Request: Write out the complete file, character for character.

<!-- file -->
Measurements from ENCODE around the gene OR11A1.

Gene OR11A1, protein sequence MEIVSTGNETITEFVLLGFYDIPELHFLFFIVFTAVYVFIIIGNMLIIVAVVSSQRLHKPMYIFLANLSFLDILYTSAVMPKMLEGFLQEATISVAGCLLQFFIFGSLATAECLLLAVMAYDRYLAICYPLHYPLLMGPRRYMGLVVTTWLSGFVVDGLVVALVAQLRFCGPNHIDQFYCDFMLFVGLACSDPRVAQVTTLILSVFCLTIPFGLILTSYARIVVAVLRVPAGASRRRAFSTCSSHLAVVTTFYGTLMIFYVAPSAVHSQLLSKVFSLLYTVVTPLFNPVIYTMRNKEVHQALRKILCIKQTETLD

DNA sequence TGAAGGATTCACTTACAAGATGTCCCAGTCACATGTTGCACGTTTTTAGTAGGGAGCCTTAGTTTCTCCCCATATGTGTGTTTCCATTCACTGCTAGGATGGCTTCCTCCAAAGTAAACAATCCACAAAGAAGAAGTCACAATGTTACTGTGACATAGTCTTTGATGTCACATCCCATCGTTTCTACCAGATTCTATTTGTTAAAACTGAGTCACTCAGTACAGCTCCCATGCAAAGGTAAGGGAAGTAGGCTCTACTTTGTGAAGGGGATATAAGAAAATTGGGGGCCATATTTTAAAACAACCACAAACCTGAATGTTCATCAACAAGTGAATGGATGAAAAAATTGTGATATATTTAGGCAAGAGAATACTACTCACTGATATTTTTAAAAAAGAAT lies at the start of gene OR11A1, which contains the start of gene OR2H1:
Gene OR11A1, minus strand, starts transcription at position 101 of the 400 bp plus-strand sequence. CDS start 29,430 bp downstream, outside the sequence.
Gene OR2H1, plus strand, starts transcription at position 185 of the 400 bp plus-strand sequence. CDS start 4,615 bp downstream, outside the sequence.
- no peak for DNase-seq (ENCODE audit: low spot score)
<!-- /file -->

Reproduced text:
Measurements from ENCODE around the gene OR11A1.

Gene OR11A1, protein sequence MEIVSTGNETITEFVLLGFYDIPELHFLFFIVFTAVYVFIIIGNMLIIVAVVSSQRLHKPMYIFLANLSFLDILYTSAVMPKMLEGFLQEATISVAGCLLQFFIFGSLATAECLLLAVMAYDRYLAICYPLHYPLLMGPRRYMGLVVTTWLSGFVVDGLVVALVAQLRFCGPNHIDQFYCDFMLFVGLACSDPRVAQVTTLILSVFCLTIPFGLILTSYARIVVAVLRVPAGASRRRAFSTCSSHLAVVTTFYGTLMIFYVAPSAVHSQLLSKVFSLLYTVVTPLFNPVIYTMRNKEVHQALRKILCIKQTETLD

DNA sequence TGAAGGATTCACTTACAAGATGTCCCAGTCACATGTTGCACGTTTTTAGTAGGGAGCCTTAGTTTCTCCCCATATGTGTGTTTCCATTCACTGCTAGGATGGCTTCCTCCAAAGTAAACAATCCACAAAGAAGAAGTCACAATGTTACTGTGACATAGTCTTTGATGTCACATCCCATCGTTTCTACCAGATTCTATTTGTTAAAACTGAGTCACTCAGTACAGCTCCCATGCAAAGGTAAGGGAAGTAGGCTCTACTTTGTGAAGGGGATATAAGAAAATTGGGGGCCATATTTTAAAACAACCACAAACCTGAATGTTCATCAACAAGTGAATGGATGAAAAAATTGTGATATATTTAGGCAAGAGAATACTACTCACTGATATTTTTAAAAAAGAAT lies at the start of gene OR11A1, which contains the start of gene OR2H1:
Gene OR11A1, minus strand, starts transcription at position 101 of the 400 bp plus-strand sequence. CDS start 29,430 bp downstream, outside the sequence.
Gene OR2H1, plus strand, starts transcription at position 185 of the 400 bp plus-strand sequence. CDS start 4,615 bp downstream, outside the sequence.
- no peak for DNase-seq (ENCODE audit: low spot score)